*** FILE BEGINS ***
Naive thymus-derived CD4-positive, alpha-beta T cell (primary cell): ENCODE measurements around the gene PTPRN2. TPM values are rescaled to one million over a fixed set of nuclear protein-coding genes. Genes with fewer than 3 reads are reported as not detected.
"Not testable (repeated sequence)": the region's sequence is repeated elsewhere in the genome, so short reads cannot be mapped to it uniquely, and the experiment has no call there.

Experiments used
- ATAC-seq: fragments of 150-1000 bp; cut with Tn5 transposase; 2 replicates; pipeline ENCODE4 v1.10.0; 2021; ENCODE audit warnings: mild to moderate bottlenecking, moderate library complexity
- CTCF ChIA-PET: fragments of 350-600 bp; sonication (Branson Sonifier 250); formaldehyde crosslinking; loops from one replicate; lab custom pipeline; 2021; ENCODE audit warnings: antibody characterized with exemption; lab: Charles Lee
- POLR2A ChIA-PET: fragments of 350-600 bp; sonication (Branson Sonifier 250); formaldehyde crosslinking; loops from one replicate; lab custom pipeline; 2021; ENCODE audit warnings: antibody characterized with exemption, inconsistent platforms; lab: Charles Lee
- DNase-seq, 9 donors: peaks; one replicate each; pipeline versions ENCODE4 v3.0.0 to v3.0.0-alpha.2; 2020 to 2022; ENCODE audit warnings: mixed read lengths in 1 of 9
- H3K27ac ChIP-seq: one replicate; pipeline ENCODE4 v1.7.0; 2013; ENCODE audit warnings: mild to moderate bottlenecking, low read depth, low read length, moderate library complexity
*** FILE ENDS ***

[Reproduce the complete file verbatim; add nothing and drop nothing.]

Naive thymus-derived CD4-positive, alpha-beta T cell (primary cell): ENCODE measurements around the gene PTPRN2. TPM values are rescaled to one million over a fixed set of nuclear protein-coding genes. Genes with fewer than 3 reads are reported as not detected.
"Not testable (repeated sequence)": the region's sequence is repeated elsewhere in the genome, so short reads cannot be mapped to it uniquely, and the experiment has no call there.

Experiments used
- ATAC-seq: fragments of 150-1000 bp; cut with Tn5 transposase; 2 replicates; pipeline ENCODE4 v1.10.0; 2021; ENCODE audit warnings: mild to moderate bottlenecking, moderate library complexity
- CTCF ChIA-PET: fragments of 350-600 bp; sonication (Branson Sonifier 250); formaldehyde crosslinking; loops from one replicate; lab custom pipeline; 2021; ENCODE audit warnings: antibody characterized with exemption; lab: Charles Lee
- POLR2A ChIA-PET: fragments of 350-600 bp; sonication (Branson Sonifier 250); formaldehyde crosslinking; loops from one replicate; lab custom pipeline; 2021; ENCODE audit warnings: antibody characterized with exemption, inconsistent platforms; lab: Charles Lee
- DNase-seq, 9 donors: peaks; one replicate each; pipeline versions ENCODE4 v3.0.0 to v3.0.0-alpha.2; 2020 to 2022; ENCODE audit warnings: mixed read lengths in 1 of 9
- H3K27ac ChIP-seq: one replicate; pipeline ENCODE4 v1.7.0; 2013; ENCODE audit warnings: mild to moderate bottlenecking, low read depth, low read length, moderate library complexity